Empowering Patients: Preference-Based Care
September 28, 2001
Preference-based care is transforming the patient-clinician relationship. In a traditional "management model," physicians make treatment decisions, while in the preference-based paradigm, patients choose the treatments that best conform to their values.
The preference model fulfills a fundamental tenet of high-quality care -- that the patient should be involved in the decision process. It also respects patient preferences. Patients place a value on potential outcomes (favorable and adverse) for each treatment alternative. These valuations constitute patient preferences. Patients then choose the options they prefer. For instance:
- Men may decline prostate surgery due to fear of erectile dysfunction.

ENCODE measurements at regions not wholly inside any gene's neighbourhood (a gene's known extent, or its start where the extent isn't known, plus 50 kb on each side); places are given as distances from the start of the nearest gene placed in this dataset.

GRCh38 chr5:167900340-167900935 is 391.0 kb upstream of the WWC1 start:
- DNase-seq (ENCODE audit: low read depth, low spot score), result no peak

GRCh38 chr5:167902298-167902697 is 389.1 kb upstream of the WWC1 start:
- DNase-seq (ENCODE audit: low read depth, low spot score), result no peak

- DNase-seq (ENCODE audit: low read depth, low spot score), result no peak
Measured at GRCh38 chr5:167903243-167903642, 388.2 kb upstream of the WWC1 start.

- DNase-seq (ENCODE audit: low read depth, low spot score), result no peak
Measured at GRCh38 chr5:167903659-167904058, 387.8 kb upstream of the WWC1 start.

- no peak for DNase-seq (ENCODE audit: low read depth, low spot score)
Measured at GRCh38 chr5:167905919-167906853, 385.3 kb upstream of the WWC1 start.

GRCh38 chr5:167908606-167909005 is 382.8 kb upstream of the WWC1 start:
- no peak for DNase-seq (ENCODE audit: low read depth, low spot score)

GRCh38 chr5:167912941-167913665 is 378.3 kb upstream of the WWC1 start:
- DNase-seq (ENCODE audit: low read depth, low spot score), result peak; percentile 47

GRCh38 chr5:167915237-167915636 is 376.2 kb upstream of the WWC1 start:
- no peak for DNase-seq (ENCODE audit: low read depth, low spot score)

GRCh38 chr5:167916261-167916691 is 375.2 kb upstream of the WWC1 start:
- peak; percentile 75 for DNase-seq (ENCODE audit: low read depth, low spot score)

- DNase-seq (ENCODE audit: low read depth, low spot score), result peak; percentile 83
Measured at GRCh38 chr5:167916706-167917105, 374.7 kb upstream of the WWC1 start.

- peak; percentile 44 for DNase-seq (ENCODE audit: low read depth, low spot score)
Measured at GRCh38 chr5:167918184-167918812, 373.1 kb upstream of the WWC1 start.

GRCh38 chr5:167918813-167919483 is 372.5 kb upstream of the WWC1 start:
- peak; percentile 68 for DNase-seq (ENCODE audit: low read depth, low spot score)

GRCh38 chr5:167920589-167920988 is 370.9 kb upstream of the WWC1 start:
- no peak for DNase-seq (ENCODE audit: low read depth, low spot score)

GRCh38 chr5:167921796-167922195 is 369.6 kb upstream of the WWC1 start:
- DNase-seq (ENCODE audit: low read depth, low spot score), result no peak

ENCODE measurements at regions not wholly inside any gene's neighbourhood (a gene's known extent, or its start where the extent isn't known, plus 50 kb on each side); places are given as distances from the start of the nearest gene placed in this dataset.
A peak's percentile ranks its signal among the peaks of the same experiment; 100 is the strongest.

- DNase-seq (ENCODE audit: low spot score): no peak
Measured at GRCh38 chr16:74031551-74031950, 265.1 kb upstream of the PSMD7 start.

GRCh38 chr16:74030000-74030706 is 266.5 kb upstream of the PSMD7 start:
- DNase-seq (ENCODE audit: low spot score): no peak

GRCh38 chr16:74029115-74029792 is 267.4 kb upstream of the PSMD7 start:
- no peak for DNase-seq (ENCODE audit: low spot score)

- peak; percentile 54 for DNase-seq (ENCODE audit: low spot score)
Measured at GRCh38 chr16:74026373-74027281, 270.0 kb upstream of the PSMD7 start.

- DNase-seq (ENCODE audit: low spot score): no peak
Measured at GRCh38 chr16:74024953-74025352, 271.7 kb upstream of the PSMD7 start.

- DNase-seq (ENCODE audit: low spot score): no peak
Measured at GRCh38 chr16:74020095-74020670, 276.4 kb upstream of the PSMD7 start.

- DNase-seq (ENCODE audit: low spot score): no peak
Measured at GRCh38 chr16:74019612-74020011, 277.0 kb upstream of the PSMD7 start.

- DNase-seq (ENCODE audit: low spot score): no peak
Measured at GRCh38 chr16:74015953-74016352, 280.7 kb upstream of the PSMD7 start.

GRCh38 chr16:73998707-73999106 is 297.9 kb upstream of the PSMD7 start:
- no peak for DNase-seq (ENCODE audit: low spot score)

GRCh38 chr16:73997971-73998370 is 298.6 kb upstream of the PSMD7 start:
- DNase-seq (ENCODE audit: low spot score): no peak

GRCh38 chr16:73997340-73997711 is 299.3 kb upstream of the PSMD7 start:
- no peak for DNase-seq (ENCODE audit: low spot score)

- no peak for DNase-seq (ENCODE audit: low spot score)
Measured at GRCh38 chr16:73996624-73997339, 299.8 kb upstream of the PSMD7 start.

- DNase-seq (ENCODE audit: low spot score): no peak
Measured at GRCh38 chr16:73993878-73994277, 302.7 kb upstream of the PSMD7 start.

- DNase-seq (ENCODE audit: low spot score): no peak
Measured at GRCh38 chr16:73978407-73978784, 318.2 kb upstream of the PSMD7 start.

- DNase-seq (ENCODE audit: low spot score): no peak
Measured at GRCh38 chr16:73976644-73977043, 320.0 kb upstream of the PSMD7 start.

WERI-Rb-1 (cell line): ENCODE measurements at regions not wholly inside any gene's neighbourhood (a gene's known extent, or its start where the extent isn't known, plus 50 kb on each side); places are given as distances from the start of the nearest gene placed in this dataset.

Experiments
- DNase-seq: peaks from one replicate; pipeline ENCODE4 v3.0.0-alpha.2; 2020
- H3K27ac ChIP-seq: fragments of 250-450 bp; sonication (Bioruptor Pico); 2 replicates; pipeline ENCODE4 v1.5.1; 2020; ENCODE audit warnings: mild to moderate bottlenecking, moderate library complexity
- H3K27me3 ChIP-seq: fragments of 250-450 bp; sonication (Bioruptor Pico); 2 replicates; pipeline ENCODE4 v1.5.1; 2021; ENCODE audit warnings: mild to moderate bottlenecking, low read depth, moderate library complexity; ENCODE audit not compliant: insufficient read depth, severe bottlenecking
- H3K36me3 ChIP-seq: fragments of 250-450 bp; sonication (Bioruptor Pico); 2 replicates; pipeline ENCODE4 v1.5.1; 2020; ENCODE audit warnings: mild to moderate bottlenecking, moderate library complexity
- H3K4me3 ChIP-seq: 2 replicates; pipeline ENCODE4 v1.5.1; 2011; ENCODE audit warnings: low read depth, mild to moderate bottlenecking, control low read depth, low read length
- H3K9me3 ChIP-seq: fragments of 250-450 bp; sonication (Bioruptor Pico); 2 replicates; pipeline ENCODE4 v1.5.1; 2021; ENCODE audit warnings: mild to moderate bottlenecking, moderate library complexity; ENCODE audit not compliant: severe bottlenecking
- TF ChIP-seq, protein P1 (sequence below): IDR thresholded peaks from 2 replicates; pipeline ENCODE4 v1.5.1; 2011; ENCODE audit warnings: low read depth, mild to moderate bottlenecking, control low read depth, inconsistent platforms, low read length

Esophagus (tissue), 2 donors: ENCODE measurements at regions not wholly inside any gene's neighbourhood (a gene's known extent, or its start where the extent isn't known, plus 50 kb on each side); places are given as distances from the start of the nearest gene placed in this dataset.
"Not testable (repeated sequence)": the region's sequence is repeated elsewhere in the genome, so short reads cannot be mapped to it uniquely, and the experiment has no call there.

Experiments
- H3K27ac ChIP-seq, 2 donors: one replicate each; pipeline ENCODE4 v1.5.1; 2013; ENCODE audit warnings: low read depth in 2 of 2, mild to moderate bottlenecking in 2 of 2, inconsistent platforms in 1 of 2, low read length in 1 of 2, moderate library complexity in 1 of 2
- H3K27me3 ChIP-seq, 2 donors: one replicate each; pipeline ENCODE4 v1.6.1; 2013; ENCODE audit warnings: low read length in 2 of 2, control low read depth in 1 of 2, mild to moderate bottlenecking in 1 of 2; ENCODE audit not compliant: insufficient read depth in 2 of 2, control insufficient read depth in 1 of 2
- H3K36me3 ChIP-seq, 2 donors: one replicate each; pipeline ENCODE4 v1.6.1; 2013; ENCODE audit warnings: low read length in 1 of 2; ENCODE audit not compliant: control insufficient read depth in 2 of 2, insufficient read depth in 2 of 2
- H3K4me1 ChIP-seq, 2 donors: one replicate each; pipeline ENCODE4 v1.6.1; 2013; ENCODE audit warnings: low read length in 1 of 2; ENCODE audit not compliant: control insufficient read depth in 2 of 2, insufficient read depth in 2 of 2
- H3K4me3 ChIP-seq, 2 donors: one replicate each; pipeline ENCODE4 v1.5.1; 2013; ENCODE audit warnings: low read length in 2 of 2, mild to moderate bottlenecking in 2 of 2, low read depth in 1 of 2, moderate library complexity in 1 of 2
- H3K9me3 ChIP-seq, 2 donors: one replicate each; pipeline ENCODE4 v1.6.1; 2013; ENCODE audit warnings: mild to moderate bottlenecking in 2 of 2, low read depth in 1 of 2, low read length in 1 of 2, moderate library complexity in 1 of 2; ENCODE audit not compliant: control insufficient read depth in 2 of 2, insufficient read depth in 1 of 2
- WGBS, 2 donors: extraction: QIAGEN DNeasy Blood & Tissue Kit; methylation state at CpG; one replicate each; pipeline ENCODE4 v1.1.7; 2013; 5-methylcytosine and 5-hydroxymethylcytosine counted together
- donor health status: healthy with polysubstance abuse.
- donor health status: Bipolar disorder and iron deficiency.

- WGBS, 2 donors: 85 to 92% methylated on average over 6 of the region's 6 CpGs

- Patients who drink may decline medications that preclude alcohol.
- Some patients may prefer that physicians make critical judgments -- which also constitutes a preference of sorts.
However, experts warn there might be some disadvantages. The preference model is rooted in sound principles of decision-making, but it does not translate seamlessly across sex, ethnic and racial lines. It is possible that preference-based care may reinforce inequities and disparities in health care. Misinformation, bias and resignation may underlie patient preferences.
A remedy is for clinicians to determine whether patients' fundamental assumptions about the risks and benefits of medical interventions are accurate. If not, misinformation should be corrected.
While the physician may play an active role, patients' preferences ultimately drive decisions in the preference-based model. Patients appear to be more satisfied with preference-based care.
Source: Jeffrey N. Katz, "Patient Preferences and Health Disparities," Commentary, Journal of the American Medical Association, September 26, 2001.
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